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Cognitive-behavioral therapy (CBT) is a widely used and effective form of therapy used within the mental health field to treat problems in individuals such as anxiety, depression, and anger management. It is also used for those having difficulty reaching personal goals like maintaining a healthy diet and proper exercise. For couples and families, CBT has been used to treat problems such as poor communication, problem-solving, and parenting conflict.

The basic premise of CBT is that behaviors, cognitions (thought processes), and affect (emotions) all influence one another to produce desirable or problematic outcomes in a person’s life. Under ideal circumstances, each of us is able to use healthy and positive thoughts in order to experience positive emotions and engage in healthy behaviors throughout life. However, sometimes unhealthy and negative thoughts that we have have a negative impact on the emotions which we experience and the behaviors in which we engage. When this happens, problems such as high anxiety and depression may develop and negatively impact a person’s life as well as the lives of those around them (e.g., family, friends, and coworkers).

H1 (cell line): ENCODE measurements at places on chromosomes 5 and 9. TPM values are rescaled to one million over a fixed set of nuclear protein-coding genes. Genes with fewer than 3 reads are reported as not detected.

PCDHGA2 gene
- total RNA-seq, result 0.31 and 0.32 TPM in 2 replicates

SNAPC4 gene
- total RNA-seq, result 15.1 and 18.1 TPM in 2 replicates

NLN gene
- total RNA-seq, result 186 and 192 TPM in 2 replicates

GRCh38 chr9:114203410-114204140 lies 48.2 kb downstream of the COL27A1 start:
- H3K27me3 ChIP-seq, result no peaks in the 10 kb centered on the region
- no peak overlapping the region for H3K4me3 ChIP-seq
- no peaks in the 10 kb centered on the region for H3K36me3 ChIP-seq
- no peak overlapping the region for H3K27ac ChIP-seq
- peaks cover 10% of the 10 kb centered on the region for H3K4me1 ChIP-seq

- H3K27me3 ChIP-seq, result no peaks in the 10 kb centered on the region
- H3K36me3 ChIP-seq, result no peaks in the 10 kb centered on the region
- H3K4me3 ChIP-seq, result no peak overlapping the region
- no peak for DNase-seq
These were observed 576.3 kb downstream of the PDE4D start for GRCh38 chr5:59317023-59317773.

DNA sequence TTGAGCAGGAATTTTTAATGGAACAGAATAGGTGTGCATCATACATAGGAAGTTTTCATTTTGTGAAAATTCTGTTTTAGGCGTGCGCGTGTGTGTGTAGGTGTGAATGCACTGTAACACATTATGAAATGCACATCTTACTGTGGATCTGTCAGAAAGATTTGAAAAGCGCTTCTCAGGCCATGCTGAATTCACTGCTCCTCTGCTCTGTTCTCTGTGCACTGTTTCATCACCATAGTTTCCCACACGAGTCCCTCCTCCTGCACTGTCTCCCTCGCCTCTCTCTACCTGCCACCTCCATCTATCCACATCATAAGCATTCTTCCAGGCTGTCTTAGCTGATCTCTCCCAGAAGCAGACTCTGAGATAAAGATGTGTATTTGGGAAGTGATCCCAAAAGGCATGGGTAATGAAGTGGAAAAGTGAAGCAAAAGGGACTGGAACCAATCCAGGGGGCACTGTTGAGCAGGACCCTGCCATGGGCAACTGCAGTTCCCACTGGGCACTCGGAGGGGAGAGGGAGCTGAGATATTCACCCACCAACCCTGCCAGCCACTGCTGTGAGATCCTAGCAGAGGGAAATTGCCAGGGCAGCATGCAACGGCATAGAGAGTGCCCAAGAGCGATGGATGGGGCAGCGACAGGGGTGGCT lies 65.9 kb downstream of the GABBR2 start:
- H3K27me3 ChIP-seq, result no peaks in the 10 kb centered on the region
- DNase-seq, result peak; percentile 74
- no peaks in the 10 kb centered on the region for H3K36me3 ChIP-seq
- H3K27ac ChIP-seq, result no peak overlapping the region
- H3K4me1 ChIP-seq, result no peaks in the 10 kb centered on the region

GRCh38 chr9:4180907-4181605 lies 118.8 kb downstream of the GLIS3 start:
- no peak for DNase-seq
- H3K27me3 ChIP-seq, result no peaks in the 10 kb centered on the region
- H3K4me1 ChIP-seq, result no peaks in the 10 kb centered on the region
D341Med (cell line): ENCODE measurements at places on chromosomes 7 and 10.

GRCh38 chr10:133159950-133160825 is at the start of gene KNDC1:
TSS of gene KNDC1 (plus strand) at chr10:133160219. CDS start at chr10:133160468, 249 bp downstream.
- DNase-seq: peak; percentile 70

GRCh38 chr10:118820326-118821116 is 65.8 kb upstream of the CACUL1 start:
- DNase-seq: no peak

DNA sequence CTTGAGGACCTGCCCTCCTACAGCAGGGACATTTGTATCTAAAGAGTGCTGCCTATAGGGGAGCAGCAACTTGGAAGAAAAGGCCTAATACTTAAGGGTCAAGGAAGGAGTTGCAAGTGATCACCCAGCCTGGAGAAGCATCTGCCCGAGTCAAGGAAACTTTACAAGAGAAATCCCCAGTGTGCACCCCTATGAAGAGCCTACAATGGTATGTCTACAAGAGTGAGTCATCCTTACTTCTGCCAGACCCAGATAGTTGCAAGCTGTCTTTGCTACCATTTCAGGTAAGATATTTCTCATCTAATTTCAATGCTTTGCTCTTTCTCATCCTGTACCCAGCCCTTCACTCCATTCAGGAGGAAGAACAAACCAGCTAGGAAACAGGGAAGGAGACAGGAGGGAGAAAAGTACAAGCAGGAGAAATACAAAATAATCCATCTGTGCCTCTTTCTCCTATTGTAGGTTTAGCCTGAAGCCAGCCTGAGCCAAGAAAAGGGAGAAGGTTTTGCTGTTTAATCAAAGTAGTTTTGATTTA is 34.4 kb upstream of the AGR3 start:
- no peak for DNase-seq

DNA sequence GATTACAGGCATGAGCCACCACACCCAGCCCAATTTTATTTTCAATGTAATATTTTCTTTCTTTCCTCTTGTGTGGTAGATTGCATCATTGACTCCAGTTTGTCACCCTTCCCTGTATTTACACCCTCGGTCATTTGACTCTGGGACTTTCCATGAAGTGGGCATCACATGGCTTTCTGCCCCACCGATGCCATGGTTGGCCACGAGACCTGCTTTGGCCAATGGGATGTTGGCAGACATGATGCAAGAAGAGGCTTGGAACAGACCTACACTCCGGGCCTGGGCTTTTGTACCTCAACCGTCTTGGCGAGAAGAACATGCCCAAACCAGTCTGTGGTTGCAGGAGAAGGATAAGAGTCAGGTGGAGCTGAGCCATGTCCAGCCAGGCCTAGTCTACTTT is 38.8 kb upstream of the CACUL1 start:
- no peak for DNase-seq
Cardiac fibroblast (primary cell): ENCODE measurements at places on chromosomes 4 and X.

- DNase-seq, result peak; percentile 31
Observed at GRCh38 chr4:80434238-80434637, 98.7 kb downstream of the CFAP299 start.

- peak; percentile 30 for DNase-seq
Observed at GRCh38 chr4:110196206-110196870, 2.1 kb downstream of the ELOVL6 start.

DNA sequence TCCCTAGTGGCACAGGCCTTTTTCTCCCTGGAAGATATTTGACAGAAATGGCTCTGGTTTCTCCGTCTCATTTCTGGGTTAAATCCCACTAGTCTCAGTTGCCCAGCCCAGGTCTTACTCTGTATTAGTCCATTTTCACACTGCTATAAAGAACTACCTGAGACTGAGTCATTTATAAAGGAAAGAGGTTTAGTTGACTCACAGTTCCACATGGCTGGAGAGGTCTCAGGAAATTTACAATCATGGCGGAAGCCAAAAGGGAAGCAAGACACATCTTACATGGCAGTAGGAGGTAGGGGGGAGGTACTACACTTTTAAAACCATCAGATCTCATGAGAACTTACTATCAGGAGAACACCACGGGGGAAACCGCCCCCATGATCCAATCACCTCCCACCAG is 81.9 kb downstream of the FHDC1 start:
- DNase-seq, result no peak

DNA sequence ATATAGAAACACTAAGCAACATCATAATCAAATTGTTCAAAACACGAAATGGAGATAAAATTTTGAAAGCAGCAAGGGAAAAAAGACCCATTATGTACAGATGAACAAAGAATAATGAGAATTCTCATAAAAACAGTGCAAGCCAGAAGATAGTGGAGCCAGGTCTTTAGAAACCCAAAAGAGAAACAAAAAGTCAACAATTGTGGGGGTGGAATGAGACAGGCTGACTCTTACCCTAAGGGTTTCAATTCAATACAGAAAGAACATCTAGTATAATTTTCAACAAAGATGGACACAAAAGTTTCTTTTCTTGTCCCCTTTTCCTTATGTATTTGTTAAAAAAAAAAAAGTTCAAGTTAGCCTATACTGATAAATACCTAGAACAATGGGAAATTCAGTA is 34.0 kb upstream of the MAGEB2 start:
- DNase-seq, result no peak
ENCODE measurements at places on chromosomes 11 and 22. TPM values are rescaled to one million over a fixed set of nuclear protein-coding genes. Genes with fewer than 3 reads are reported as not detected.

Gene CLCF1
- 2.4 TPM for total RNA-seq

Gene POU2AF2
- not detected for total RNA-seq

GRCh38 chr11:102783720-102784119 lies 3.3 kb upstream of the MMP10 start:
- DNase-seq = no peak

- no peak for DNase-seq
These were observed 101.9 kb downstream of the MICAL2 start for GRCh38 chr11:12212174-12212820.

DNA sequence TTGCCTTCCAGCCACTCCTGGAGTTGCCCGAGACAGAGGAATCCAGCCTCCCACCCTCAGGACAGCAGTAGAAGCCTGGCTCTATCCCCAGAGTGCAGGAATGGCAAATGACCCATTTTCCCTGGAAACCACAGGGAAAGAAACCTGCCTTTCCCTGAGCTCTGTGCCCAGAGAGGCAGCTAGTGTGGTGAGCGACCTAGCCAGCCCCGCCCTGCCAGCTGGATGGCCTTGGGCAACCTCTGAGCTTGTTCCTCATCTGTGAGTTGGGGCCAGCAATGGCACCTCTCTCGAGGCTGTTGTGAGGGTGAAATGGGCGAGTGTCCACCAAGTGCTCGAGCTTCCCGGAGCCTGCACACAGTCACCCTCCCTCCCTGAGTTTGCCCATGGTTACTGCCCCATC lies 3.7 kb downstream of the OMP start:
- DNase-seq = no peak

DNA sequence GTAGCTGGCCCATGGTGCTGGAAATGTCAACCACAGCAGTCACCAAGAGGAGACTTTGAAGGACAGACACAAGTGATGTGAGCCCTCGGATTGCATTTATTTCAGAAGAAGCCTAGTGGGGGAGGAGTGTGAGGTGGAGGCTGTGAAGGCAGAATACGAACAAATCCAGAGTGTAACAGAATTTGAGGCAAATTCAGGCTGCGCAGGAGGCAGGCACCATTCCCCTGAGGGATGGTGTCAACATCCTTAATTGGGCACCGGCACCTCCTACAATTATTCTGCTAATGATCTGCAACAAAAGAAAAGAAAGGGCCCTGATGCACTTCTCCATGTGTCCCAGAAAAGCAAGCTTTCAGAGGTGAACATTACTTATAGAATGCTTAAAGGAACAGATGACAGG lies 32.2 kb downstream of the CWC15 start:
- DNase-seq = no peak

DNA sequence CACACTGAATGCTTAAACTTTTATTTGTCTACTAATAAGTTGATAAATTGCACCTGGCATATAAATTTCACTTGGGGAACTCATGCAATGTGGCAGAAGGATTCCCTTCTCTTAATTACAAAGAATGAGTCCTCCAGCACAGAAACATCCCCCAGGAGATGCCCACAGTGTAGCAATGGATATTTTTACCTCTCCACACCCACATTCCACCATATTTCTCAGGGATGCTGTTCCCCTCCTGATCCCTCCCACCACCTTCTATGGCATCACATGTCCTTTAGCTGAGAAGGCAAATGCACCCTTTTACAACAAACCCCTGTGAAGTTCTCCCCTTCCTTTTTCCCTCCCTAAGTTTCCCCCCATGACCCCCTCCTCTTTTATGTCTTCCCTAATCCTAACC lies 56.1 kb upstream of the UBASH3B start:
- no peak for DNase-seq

CBT produces change by targeting behaviors (e.g., healthy coping skills), thoughts (e.g., automatic negative thoughts, negative interpretations), and emotions (e.g., sadness, anxiety, anger) to achieve desired outcomes. Compared to other forms of therapy, CBT has a particular emphasis on skills training in order to help you overcome problems and reach your goals. Consistent with the CBT approach, this program includes education (referred to as “psychoeducation”) about the couple conflict and parenting, skills training, and structured assignments to help you create healthy parenting practices during times of couple conflict.

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